The Prophet’s sandals have a special significance in many ways, not only because it was the sandals that the blessed feet were placed upon, but they were the sandals that were worn during the Heavenly Ascent, and when the Prophet (peace and blessing be upon him) was in the Presence of the Lord of the Worlds. Unlike where God told Sayyidna Musa to take off his sandals before intimate conversation with his Lord (Verily I am thy Lord! Therefore (in My presence) put off thy shoes: thou art in the sacred valley Tuwa.’ [20:12]), the Prophet (peace and blessing be upon him) was not asked to do so. This inspired poets from all over the world to write about the sandals. Sa’duna Umm Sa’d bint Isam al Himyarriya, a poetess from Andalusia writes,
I shall kiss the image if I do not find
A way to kiss the Prophet’s sandal
Perhaps the good fortune of kissing it
Will be granted to me in Paradise in the most radiant place
And I rub my heart on it so that perhaps
The burning thirst which rages in it maybe quenched
There is no objection to kissing the image of the sandals, in the same way there is no objection in kissing a picture of the Ka’ba, or the Prophet’s Mosque. It is from the love of what these places and items are attached to, not the things themselves, that is intended. The muhaddith ibn ‘Asakir writes on kissing the image of the sandals, ‘Kiss the image of the blessed sandals because even if you get to kiss this, then what an honour this is.’ [Timthalu Naal al-Nabiyy]
Similarly, Taj al Din Fakihani writes in Fajr Muneer, ‘One benefit of making the image is that whoever cannot see the actual shrine can look at the image and kiss it with a yearning because this image is the same as the actual. The image of the sandals is full of benefit which makes it the same as the actual. This has been tried and tested. Hence, the scholars have ordained the same respect for the image as they do for the actual [al-Fajr al-Muneer]’
Thus kissing the image of the Prophet’s sandals is not only permissible but recommended, and when done sincerely and with the right intentions, is full of blessings. It is a kiss of respect, veneration, and love for the best of creation (peace and blessing be upon him). As for the three fingers, I am not sure what that is referring to or where it has come from.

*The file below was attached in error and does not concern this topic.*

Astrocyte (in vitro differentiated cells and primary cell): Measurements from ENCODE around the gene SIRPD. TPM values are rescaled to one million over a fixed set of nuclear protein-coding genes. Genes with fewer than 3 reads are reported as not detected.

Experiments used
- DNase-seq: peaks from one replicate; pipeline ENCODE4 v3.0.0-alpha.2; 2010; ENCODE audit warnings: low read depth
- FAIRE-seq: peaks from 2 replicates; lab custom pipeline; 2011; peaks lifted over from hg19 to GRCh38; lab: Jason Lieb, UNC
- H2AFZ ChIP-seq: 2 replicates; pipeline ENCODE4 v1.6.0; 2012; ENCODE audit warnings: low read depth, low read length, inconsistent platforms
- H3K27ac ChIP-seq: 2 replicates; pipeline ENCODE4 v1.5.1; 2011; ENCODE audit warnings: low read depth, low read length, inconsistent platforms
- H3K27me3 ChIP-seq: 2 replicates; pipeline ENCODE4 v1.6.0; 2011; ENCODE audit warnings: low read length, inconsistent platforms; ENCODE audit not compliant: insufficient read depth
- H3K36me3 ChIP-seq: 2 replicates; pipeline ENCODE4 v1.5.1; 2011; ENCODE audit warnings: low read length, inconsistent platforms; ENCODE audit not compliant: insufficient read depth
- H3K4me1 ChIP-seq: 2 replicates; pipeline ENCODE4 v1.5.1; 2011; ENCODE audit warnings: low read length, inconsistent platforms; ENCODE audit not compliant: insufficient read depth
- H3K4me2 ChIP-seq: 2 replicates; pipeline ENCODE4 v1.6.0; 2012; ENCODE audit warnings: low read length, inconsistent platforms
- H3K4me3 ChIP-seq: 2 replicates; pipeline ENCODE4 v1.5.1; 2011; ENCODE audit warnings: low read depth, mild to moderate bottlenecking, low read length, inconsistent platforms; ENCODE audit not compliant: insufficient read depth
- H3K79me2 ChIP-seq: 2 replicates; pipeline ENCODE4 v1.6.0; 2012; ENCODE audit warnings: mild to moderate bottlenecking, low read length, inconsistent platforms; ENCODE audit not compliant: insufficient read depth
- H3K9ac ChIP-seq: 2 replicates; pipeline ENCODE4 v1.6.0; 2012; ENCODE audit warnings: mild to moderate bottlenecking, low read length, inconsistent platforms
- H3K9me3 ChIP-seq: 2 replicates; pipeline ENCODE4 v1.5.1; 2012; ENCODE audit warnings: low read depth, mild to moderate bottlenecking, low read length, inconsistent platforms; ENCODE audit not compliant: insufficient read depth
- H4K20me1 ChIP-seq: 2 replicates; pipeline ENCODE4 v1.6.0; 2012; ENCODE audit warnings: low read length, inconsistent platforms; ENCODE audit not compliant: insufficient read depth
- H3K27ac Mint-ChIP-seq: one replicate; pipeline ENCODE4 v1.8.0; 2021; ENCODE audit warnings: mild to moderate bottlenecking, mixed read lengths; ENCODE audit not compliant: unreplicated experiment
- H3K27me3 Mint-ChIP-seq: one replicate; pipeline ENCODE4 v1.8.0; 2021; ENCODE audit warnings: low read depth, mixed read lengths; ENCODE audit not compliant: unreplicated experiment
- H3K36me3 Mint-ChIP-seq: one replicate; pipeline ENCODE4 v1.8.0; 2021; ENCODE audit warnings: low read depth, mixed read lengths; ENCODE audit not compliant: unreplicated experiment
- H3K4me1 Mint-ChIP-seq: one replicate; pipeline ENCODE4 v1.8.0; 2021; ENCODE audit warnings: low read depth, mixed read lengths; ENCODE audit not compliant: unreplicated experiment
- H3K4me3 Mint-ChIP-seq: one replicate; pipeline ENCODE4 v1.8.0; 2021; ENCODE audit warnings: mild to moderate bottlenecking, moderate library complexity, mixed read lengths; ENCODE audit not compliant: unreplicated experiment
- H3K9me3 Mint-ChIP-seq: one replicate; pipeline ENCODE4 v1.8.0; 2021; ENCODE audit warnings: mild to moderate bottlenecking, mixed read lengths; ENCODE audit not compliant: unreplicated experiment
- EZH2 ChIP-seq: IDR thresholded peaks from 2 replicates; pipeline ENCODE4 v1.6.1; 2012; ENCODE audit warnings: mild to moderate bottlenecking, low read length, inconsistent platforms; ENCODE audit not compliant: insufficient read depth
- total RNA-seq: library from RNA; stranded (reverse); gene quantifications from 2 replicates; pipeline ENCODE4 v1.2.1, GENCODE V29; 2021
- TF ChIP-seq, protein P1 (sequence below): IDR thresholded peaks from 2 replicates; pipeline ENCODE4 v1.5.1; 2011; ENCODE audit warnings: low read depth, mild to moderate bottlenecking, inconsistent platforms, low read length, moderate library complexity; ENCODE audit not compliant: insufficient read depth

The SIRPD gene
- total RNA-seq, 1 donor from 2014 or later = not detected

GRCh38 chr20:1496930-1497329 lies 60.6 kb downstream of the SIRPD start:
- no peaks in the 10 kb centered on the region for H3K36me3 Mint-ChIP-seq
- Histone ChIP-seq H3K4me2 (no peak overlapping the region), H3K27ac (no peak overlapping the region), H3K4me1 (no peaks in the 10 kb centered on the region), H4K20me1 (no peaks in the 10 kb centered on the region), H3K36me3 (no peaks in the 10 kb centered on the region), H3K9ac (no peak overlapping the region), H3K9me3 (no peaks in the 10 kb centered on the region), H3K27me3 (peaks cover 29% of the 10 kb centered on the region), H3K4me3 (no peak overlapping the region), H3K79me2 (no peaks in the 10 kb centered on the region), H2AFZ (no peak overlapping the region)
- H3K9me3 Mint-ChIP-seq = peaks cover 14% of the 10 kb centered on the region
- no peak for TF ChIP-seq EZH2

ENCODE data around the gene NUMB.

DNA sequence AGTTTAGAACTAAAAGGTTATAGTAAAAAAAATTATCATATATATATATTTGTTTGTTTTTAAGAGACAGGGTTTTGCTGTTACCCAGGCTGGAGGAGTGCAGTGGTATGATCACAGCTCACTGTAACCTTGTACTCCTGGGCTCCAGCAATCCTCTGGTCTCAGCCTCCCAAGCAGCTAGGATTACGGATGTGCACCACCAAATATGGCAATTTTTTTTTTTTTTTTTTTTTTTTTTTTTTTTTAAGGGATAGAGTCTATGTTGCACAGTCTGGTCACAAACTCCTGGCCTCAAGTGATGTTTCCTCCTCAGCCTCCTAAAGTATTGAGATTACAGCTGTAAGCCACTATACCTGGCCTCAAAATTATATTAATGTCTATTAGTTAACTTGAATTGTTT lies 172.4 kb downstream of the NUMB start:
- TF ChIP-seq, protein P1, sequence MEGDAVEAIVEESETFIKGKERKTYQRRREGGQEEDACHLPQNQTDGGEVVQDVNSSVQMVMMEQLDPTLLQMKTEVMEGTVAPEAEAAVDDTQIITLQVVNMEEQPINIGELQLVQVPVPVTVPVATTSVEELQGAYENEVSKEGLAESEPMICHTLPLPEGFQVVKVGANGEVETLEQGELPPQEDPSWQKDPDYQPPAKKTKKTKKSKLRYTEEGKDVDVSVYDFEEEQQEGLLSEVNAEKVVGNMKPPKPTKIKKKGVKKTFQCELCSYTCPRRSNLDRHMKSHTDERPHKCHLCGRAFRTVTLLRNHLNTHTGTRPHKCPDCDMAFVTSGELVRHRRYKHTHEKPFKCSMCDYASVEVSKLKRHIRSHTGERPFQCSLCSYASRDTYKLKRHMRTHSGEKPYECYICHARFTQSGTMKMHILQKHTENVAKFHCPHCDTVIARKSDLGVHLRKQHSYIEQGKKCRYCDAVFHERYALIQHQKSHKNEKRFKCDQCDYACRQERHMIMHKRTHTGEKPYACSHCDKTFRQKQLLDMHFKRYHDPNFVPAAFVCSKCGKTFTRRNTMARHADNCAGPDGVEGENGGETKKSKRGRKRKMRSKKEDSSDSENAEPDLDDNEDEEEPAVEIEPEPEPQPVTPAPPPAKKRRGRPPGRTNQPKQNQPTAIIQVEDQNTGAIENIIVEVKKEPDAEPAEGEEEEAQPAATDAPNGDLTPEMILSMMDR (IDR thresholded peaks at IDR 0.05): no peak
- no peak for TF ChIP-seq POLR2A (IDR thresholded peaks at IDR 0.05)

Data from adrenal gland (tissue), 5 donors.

I leave you with the beautiful and relevant words of Imam Shaykh Yusuf Al Nabahani,
Verily I serve the image of the Sandal of Mustafa
That I shall live under its shadow in both worlds
Ibn Masud was in the service of His Sandal
And I am fortunate by serving its image
I dust the Sandal image with the whiteness of my beard
Since the Prophet (peace and blessings be upon him) fastened the band that passed between His toes
It is not for the image that my heart is longing
Yet it yearns for the one who wore this Sandal
We are lowered by awe to honour this Sandal
And whenever we lower before it we are raised
So place it on the highest shelf!
For indeed in reality it is a crown and only outwardly a Sandal
May Allah makes us truly, madly, deeply, drunk with the pure love of the Prophet, not just in words, but in our very core states and our actions, that we may one day actually kiss the blessed feet that they bore.
[Shaykh] Jamir Meah
Shaykh Jamir Meah grew up in Hampstead, London. In 2007, he traveled to Tarim, Yemen, where he spent nine years studying the Islamic sciences on a one-to-one basis under the foremost scholars of the Ribaat, Tarim, with a main specialization and focus on Shafi’i fiqh. In early 2016, he moved to Amman, Jordan, where he continues advanced studies in a range of Islamic sciences, as well as teaching. Jamir is a qualified homeopath.